CDC Supports Getting Students Back Into The Classroom

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CDC Supports Getting Students Back Into The Classroom
The CDC says keeping kids out of school can lead to "severe learning loss" and limit access to counseling and special education services.
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The start of another school year is just around the corner. In preparation for it, the CDC issued new guidelines Thursday that heavily favors getting students back into their classrooms. 

The health agency pointed to evidence that suggests "COVID-19 poses relatively low risks to school-aged children" and that kids who do contract it are less likely to then pass it on to their families.

The CDC also says keeping kids out of school can lead to "severe learning loss" and limit access to counseling, special education services and additional meals.

For districts that plan to reopen, the CDC recommends requiring students to wear masks, frequently wash their hands and social distance from each other. It also suggests turning underutilized or outdoor spaces into more classrooms and keeping groups of kids together in what it called "pods" throughout the school day to minimize contact between students.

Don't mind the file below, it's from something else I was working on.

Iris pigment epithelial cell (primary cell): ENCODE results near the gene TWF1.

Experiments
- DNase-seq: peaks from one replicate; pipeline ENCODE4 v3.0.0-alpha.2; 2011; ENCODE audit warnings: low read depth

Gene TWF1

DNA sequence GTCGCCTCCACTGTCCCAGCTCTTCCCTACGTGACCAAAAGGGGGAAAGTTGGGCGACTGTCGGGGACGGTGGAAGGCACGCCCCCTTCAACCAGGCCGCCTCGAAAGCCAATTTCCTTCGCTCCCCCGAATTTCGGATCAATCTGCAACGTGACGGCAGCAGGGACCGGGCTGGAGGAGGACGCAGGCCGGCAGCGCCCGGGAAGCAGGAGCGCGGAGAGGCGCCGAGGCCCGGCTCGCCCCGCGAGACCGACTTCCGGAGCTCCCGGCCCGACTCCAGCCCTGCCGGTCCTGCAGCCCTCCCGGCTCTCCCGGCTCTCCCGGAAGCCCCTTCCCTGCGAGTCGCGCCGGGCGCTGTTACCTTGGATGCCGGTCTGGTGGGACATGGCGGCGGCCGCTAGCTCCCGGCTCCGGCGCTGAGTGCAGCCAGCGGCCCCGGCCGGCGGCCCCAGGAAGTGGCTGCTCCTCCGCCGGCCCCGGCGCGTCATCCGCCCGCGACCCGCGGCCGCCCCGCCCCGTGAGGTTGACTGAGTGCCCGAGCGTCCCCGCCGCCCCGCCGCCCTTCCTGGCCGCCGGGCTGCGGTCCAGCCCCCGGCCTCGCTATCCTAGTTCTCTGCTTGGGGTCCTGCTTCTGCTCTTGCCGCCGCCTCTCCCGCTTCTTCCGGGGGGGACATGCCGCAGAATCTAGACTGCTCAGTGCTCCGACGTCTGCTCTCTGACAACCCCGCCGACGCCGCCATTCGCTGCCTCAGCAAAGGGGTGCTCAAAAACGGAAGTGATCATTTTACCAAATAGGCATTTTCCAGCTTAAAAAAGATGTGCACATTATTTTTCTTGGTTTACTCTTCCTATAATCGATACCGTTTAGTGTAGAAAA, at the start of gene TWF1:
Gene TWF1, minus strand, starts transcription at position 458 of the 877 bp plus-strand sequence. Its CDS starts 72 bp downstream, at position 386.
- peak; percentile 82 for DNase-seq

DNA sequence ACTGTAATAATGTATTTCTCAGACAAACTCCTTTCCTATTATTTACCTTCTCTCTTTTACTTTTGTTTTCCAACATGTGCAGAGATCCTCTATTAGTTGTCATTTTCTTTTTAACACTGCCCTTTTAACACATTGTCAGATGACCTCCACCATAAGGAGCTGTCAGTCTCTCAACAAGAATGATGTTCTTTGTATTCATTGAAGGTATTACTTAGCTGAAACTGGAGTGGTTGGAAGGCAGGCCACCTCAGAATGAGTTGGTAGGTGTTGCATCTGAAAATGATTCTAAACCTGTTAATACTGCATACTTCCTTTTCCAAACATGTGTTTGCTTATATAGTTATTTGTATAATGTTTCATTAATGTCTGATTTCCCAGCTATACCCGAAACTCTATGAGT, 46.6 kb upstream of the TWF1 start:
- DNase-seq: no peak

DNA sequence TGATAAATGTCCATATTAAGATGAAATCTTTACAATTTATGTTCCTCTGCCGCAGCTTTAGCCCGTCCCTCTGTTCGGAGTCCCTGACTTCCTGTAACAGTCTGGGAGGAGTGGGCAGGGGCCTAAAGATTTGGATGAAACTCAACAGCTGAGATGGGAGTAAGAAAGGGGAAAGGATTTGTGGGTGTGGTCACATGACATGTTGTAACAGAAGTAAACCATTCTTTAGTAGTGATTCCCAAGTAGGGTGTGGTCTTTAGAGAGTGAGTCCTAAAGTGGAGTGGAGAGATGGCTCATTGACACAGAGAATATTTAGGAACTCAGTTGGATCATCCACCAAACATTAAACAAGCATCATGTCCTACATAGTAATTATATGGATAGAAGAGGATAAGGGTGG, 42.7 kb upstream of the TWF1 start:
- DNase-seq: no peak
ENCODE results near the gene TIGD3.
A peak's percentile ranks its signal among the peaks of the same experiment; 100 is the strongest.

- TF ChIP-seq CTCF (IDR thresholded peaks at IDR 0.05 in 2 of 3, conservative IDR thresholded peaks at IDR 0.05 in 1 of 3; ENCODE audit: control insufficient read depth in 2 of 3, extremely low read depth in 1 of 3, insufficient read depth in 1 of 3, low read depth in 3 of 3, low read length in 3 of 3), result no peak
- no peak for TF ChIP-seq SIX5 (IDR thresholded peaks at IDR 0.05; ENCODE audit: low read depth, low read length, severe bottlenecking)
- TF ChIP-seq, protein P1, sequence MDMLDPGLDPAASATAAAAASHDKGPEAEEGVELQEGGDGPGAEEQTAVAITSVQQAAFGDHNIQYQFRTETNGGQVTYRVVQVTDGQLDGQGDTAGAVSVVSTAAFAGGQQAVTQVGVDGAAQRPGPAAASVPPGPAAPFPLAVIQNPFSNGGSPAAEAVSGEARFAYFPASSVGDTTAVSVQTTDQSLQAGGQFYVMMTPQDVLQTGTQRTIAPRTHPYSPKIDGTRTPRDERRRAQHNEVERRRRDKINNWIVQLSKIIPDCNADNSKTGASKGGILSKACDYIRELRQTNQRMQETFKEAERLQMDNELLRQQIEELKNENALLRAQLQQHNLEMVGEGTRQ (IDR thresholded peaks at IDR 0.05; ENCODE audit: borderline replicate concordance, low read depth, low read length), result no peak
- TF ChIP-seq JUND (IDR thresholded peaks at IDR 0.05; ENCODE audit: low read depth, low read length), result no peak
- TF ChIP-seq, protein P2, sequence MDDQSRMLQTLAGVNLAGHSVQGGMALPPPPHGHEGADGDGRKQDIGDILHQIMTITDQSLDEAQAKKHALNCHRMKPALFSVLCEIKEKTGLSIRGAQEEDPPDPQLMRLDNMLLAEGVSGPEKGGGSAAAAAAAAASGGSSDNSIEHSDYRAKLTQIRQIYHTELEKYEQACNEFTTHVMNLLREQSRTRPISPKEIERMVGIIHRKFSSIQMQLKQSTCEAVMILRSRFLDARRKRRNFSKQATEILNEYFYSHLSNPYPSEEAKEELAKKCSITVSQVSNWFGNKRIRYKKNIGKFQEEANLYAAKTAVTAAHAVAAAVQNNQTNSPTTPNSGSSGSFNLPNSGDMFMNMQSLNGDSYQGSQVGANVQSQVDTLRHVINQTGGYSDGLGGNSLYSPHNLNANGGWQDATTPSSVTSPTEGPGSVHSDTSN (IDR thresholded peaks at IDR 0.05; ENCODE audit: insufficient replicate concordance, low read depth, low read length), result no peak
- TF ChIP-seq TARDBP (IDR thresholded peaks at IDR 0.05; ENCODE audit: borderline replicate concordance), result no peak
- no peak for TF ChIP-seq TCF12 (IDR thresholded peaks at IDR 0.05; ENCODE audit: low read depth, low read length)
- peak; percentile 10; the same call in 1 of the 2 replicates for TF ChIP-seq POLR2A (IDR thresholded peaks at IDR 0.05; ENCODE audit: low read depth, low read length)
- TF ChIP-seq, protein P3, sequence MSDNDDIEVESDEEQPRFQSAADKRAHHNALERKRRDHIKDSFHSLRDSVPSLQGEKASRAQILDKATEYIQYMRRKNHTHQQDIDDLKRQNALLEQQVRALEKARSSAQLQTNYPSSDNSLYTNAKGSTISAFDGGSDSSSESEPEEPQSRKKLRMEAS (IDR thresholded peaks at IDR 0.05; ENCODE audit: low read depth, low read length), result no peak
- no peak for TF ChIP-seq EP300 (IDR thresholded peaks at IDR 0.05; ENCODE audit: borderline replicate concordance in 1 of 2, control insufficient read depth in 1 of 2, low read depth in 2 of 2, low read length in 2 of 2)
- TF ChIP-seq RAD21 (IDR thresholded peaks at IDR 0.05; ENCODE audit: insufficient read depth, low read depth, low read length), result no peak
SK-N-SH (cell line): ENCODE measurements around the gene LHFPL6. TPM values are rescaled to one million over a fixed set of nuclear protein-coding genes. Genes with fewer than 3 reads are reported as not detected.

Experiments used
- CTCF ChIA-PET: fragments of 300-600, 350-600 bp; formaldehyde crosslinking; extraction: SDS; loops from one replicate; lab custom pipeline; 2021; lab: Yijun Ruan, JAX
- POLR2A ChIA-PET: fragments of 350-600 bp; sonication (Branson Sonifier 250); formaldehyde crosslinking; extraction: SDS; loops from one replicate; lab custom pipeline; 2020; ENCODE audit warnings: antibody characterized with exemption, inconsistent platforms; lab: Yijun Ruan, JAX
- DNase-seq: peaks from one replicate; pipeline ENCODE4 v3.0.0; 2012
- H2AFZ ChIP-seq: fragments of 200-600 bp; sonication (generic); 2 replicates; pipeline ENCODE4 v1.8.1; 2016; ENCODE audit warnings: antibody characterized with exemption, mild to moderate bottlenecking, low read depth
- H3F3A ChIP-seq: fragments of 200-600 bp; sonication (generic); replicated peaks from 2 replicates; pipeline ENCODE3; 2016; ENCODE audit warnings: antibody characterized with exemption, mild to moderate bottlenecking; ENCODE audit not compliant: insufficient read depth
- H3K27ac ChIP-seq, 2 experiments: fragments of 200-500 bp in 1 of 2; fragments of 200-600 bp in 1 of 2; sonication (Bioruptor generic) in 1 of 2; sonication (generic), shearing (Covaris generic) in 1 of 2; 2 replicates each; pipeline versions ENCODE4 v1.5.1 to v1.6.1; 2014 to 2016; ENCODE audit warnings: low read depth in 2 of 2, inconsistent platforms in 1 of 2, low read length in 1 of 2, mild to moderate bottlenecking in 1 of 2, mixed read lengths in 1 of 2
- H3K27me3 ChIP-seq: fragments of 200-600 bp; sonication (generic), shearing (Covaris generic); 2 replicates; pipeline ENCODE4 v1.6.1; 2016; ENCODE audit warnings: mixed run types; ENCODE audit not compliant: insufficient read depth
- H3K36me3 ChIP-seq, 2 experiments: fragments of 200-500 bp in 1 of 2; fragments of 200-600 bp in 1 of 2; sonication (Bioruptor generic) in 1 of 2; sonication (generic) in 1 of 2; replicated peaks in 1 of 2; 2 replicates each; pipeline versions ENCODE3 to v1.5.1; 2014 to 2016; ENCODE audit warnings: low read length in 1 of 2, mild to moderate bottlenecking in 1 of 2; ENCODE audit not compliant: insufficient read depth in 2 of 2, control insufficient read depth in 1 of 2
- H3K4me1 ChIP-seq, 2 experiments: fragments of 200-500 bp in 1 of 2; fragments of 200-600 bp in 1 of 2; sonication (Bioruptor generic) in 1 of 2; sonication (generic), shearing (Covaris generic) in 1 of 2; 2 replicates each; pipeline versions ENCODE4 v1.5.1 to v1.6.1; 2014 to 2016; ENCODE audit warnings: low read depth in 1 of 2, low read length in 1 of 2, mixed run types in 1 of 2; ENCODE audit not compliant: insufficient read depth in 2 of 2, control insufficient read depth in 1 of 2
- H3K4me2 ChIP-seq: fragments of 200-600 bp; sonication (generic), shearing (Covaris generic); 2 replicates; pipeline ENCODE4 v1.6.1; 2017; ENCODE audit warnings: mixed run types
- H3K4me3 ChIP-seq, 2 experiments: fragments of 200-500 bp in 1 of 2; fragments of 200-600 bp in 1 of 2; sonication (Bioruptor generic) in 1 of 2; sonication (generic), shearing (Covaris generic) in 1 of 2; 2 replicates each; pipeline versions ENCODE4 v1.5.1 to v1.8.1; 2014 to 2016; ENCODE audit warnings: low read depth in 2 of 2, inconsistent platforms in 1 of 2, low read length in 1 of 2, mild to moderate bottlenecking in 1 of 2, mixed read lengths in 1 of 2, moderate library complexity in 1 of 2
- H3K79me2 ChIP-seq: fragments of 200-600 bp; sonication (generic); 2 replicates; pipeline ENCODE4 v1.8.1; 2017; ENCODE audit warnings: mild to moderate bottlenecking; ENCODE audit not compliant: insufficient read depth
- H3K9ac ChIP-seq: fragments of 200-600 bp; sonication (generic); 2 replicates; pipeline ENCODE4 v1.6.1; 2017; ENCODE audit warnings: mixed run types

The CDC did stress that schools should consider remaining closed if they're located in areas where there is substantial, uncontrolled transmission of the coronavirus. 

President Trump touched on that point when talking to reporters Thursday.

"In cities or states that are current hotspots, and you'll see that in the map behind me, districts may need to delay reopening for a few weeks, and that's possible. That'll be up to governors. ... But every district should be actively making preparations to open."

Education Week says at least nine of the nation's 15 largest school districts have already decided to continue with remote learning this fall. 

Contains footage from CNN